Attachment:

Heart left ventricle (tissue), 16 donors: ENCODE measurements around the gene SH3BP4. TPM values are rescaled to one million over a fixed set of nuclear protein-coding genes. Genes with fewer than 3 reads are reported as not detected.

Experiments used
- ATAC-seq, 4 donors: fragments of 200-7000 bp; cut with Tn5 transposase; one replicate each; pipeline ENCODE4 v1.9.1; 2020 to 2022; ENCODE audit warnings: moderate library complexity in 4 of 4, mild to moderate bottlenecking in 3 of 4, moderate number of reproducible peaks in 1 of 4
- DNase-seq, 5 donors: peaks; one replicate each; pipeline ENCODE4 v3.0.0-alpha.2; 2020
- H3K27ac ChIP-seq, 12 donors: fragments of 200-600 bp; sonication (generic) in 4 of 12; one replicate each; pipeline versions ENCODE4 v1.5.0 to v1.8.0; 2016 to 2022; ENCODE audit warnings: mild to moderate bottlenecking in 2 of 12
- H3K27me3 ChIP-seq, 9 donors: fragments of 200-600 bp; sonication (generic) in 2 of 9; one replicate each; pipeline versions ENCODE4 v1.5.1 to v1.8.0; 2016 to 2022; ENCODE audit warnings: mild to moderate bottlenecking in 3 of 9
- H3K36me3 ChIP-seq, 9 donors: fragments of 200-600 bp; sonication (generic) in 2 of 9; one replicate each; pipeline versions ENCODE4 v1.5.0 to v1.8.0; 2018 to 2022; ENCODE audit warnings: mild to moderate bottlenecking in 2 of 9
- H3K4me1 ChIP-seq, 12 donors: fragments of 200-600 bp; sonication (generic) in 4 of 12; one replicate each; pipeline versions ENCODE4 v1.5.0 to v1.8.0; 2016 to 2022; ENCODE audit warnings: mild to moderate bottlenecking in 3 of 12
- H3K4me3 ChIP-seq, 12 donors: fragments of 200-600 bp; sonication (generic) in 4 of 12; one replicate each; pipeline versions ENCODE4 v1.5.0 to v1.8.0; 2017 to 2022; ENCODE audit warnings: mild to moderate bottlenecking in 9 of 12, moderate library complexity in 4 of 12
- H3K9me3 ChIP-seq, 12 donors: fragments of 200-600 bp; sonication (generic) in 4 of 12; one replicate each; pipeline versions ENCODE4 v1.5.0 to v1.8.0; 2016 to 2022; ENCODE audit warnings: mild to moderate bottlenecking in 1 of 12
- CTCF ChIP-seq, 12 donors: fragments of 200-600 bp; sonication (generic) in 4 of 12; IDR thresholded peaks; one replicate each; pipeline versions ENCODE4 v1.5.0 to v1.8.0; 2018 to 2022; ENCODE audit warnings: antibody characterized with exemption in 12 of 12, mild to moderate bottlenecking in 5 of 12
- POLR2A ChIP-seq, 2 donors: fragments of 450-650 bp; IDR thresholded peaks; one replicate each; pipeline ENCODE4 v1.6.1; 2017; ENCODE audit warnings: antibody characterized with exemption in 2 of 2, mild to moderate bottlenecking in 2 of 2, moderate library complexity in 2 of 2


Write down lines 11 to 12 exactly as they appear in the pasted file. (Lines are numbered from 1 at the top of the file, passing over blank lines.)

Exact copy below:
- CTCF ChIP-seq, 12 donors: fragments of 200-600 bp; sonication (generic) in 4 of 12; IDR thresholded peaks; one replicate each; pipeline versions ENCODE4 v1.5.0 to v1.8.0; 2018 to 2022; ENCODE audit warnings: antibody characterized with exemption in 12 of 12, mild to moderate bottlenecking in 5 of 12
- POLR2A ChIP-seq, 2 donors: fragments of 450-650 bp; IDR thresholded peaks; one replicate each; pipeline ENCODE4 v1.6.1; 2017; ENCODE audit warnings: antibody characterized with exemption in 2 of 2, mild to moderate bottlenecking in 2 of 2, moderate library complexity in 2 of 2